[0001] This application claims the benefit of U.S. Provisional Application No. 60/228,702, filed on Aug. 29, 2000 and claims priority to application Ser. No. 09/606,869, filed Jun. 29, 2000, which claims the benefit of U.S. Provisional Application No. 60/142,313, filed on Jul. 2, 1999. This application further claims priority to application Ser. No. 09/127,191, filed Jul. 31, 1998 (now allowed), which claims the benefit of U.S. Provisional Application No. 60/085,350, filed on May 13, 1998.

[0002] The entire teachings of all the above application are incorporated herein by reference.

BACKGROUND OF THE INVENTION

[0003] With the advent of electronic computing, business organizations, such as financial institutions, have utilized information systems to provide a computerized infrastructure for supporting business processes. An information system includes a number of interconnected hardware and software components, implementing one or more business solutions. The architectures of such systems are typically required to handle varying degrees of workload and priorities under imposed business constraints.

[0004] The design of system architectures having such requirements and constraints represents a real challenge. Most existing methodologies, tools and techniques concentrate on static, partial descriptions of computerized business infrastructures. Dynamic system behavior is generally unknown until the information system is in construction or in operation, thus, limiting the possibilities for improvement. Unacceptable performance issues may become exacerbated as a system evolves with the addition of new business applications that must be supported by the architecture.

[0005] Furthermore, when the origin of a problem resides in questionable decisions made early in the development process, the cost of improvement could become prohibitive when a redesign of the system architecture is required at some level. Thus, a tremendous amount of investment may be lost due to the design of unacceptable system architectures.

SUMMARY OF THE INVENTION

[0006] Embodiments of the invention provide an automated system and method for designing model based architectures of information systems. Embodiments of the automated system and method may be implemented in computer aided design tools utilized by system architects. Such embodiments provide a business process design, which describes a number of business processes and defines a set of business requirements for each business process. A multi-layer mathematical model of a system architecture is constructed from the business process design and has a business layer, an application layer, and a technology layer. Once the initial model is constructed, performance metrics are modeled at each layer. For each business process, the modeled performance metrics are compared with a set of business requirements, producing respective indications of unacceptable performance metrics of one or more business processes. For business processes having unacceptable performance metrics, modifications to the system architecture are determined and proposed to the system architect for acceptance. If accepted, the model of the system architecture is modified with the accepted modifications and the performance metrics are updated at each layer. If the updated performance metrics satisfy the business requirements, an output of a description of the resulting system architecture is available.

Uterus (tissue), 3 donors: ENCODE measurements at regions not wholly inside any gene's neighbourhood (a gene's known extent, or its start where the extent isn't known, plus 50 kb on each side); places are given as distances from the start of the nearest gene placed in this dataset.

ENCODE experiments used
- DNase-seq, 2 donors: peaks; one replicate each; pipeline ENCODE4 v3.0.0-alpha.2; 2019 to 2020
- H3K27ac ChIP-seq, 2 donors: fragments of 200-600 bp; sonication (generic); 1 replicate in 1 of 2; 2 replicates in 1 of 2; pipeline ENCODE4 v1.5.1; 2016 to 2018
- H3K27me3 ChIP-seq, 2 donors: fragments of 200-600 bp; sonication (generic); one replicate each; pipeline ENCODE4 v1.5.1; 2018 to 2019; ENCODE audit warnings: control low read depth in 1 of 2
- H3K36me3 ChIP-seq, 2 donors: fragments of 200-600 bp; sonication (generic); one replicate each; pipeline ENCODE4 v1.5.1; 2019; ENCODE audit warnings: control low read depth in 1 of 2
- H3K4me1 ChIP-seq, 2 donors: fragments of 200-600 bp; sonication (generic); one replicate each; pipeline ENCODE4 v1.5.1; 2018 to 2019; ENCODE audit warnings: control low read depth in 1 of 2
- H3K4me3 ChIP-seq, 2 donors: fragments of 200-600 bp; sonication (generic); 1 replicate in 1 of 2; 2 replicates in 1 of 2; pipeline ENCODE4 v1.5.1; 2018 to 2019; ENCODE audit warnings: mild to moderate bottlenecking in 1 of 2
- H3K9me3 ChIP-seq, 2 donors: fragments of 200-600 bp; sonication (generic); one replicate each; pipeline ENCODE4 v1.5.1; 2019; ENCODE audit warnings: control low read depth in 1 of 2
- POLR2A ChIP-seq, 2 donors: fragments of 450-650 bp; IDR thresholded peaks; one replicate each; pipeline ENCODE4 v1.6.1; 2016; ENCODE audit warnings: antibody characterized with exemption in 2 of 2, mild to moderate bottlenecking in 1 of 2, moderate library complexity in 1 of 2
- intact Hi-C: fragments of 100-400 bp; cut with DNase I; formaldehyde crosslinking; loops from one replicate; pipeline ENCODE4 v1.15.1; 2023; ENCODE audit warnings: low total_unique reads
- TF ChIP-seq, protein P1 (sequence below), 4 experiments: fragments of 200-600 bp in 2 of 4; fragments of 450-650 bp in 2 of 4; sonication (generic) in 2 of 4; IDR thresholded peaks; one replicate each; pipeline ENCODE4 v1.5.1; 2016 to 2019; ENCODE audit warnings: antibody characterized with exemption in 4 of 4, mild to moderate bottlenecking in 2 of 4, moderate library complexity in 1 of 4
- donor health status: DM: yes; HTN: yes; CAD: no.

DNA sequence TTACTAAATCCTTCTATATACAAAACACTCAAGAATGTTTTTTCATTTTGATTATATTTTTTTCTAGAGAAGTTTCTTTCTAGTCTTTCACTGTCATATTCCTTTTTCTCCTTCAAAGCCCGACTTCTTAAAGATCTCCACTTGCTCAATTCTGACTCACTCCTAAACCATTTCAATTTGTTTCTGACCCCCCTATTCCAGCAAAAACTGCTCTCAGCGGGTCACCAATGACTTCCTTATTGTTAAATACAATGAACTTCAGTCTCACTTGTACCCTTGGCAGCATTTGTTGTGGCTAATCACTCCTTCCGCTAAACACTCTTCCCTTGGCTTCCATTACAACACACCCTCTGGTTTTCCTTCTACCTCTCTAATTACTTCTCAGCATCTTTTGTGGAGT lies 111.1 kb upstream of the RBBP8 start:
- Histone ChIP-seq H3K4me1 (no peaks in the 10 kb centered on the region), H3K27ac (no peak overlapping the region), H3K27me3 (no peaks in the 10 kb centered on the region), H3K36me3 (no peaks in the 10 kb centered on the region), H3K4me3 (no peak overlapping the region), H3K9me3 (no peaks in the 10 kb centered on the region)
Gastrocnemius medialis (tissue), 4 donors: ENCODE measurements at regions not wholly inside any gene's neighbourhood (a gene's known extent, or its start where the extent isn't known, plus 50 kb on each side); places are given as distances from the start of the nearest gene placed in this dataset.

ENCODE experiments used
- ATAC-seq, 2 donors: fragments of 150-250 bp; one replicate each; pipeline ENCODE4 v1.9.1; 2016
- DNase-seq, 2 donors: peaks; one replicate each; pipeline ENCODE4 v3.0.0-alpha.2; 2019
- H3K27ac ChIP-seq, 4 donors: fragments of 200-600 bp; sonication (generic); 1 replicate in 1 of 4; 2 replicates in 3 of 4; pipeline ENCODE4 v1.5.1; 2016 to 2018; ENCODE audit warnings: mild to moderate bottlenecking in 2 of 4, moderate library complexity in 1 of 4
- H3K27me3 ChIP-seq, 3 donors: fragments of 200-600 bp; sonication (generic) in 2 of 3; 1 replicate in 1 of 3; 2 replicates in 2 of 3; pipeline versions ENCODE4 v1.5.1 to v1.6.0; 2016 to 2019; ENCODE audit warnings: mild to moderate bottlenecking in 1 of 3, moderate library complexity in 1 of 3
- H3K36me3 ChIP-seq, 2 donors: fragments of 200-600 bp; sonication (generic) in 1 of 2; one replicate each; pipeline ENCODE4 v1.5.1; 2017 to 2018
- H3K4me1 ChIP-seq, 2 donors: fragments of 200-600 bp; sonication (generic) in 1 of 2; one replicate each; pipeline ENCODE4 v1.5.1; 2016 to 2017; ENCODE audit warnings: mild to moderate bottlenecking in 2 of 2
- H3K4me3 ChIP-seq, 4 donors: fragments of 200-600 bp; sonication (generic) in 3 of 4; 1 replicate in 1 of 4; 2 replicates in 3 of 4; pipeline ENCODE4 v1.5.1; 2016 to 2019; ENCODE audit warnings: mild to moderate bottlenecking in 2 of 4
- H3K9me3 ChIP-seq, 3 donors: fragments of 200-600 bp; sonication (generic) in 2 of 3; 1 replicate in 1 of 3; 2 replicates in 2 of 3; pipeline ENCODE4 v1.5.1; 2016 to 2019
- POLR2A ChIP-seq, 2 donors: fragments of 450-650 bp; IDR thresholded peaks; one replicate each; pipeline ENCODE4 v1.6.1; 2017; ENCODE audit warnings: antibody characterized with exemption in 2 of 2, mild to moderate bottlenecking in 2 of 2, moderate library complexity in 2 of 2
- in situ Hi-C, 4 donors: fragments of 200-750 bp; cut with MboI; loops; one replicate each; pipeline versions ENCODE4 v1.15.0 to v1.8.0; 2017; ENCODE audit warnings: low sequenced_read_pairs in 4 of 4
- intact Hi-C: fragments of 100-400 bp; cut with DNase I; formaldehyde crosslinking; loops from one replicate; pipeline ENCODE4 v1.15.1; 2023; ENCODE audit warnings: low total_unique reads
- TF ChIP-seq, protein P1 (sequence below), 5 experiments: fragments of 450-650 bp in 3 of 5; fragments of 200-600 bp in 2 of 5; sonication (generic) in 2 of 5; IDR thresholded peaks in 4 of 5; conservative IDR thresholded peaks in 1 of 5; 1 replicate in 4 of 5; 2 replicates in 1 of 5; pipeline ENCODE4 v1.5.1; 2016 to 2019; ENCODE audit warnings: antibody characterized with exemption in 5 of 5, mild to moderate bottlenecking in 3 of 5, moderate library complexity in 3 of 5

BRIEF DESCRIPTION OF THE DRAWINGS

[0007] The foregoing and other objects, features and advantages of the invention will be apparent from the following more particular description of preferred embodiments of the invention, as illustrated in the accompanying drawings in which like reference characters refer to the same parts throughout the different views. The drawings are not necessarily to scale, emphasis instead being placed upon illustrating the principles of the invention.

[0008]FIG. 1 illustrates the functional modules of an automated system for designing model based architectures according to one embodiment of the present invention.

[0009]FIGS. 2A and 2B illustrate a flow diagram of an automated design process for designing model based architectures using the embodiment of FIG. 1.

[0010]FIG. 3 is a diagram illustrating the graphical layout of a business process design according to one embodiment.

[0011]FIG. 4 illustrates a model based architecture of an information system resulting from the automated design process according to the embodiment of FIGS. 1, 2A and 2B.

DETAILED DESCRIPTION OF THE INVENTION